Zach Galifianakis could play the Man with Red Eyes, if he can pull off legal evil, a creepy bureacrat, with a deep sense of menace, highlighted by a fake cheerfulness.
Finally, we get to Charles Wallace. And, yes, he should be called that, not Charles or Charlie, no. He's Charles Wallace, because it shows he's not ordinary. In the book, Charles Wallace is a gentle, thoughtful child, who very often knows what his sister is thinking and feeling. He's a boy who listens. This is a very important part of his character. He has a wisdom to him that is far beyond his years. He's not a typical kid who screams and yells, when someone is being mean to his sister. Charles Wallace barely talks in front of other people at all! There should be something otherworldly about the boy. Instead, McCabe was directed to play him as a bit wild and mouthy and Charles Wallace's wisdom, understanding, and intelligence were barely shown at all. Not only is this a sad waste of his character, but makes the sequels impossible to get right. They made the classic mistake of telling us Charles Wallace is special, instead of showing us.
Poor Calvin. They didn't so much get his character wrong, as fail to give him character at all. He was just undeveloped. Of course, they ruined the possibility of a good adaptation of A Swiftly Tilting Planet, the third in L'Engle's trilogy, by changing his home life from a poor family, with lots of kids, to him being an only child with just a dad. The only character treated worse was Aunt Beast, who was left out entirely, which is shame. Well, they also left out Sandy and Denys, the Murray twins. A single scene with them would have been just fine.
As for the plot, I think a single example will highlight how wrong the movie went. In the book, the children arrive on Camazotz. They walk through a suburban neighborhood and see children "playing." The boys are bouncing balls and girls and skipping rope, all simultaneously to a certain "rhythm." Yes, the movie almost gets that much right. The children see that one child alone is out of rhythm, dropping his ball and unable to keep in sync. When the mother's call the children in, the errant child leaves his ball behind. They try to return the ball and the mother is terrified. She assures Meg and the others that there haven't been any "incidents," in a long time. The reader sees that although everything looks neat and tidy, no one is really happy. Submission to evil brings terror and pain, not joy.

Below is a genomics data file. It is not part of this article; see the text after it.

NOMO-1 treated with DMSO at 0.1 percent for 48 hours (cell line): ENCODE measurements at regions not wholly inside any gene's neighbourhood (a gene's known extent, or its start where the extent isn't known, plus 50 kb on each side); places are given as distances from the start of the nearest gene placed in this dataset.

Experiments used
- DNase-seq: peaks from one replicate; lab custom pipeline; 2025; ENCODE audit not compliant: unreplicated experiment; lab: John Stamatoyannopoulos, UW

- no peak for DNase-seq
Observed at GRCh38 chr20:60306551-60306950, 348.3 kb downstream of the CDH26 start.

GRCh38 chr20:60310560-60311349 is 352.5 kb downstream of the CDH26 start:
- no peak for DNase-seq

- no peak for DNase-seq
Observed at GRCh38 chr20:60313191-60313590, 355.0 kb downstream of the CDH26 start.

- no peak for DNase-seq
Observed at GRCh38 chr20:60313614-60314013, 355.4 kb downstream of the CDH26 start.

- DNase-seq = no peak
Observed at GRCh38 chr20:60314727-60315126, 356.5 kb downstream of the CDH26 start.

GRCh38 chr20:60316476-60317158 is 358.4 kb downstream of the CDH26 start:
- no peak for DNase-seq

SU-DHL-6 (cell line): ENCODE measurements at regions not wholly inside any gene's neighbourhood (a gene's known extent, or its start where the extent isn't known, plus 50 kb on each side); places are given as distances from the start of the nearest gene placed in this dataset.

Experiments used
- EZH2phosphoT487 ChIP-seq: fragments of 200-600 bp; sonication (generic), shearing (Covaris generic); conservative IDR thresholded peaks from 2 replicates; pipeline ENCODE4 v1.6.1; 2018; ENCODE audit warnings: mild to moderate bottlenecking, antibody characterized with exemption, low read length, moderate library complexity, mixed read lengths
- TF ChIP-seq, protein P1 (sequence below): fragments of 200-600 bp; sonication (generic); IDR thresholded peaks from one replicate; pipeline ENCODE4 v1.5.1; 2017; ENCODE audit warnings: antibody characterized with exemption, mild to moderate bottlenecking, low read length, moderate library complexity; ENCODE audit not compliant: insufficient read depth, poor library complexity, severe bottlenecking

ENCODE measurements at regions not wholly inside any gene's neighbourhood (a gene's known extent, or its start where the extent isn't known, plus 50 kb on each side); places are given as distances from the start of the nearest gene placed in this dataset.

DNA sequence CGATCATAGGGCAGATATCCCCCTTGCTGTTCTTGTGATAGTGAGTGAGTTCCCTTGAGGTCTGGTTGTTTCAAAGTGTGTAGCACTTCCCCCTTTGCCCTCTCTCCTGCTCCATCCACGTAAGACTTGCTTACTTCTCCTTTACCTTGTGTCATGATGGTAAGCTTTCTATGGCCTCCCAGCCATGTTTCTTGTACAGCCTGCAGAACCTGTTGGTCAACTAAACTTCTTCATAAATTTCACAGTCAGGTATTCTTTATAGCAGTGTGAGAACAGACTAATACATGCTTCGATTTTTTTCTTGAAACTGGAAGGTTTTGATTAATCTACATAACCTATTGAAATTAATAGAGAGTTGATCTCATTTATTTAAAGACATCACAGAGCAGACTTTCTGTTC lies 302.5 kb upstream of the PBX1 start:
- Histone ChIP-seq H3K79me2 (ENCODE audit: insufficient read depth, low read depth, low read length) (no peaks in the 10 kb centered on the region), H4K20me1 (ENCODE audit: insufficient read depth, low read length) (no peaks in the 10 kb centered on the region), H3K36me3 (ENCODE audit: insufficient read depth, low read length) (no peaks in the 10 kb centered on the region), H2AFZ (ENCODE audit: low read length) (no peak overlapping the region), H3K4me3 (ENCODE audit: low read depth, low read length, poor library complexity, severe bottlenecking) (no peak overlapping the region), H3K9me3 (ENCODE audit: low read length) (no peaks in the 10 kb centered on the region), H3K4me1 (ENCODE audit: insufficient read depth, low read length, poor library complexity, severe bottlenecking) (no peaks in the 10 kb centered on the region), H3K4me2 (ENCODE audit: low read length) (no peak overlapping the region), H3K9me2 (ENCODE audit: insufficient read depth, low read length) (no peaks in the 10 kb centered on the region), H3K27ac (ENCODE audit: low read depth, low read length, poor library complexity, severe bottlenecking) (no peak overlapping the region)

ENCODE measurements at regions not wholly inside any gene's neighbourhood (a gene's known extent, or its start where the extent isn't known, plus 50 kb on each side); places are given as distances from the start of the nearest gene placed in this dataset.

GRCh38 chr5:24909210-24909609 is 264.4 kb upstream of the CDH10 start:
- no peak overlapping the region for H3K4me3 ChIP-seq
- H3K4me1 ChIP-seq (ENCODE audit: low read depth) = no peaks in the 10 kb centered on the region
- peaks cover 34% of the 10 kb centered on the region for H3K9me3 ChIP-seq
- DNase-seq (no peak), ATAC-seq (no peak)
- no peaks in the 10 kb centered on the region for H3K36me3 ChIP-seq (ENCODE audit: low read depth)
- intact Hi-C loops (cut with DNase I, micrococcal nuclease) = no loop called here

This deep, potentially moving scene is reduced to make room for a shallow, unnecessary scene where a CGI forest attacks the kids.
Speaking of out of character, the entire planet of Camazotz is exactly that. There would not a beach scene like that on Camazotz. Camazotz is legal evil, all the way. The evil of Camazotz does not play those sorts of mind games. It doesn't so much try and confuse you, as try to get you to confuse yourself.
In the movie, the children are given a meal, by the Man with Red Eyes. They are given some sort of nutrient base, but the Man can create the illusion of a turkey dinner. Charles Wallace, however, can't be fooled, and knows the meal is shapeless and tasteless, like sand. They weren't actually given sand to eat. The meal did what a meal should do, at least on the surface. It provided nutrition, but without real joy. It was body fuel, with everything better about it drained away. For me, that's the perfect metaphor for this movie, as opposed to the book. The movie tells the story and kills some time, but with all the real joy of the story neglected and ignored.
I really wished they had done a good job. I wanted to like this movie, so much. When you make a beloved novel into a movie, you have an automatic audience in the fans of the book. Integrity demands you give that audience what you are promising them. This movie fails to deliver.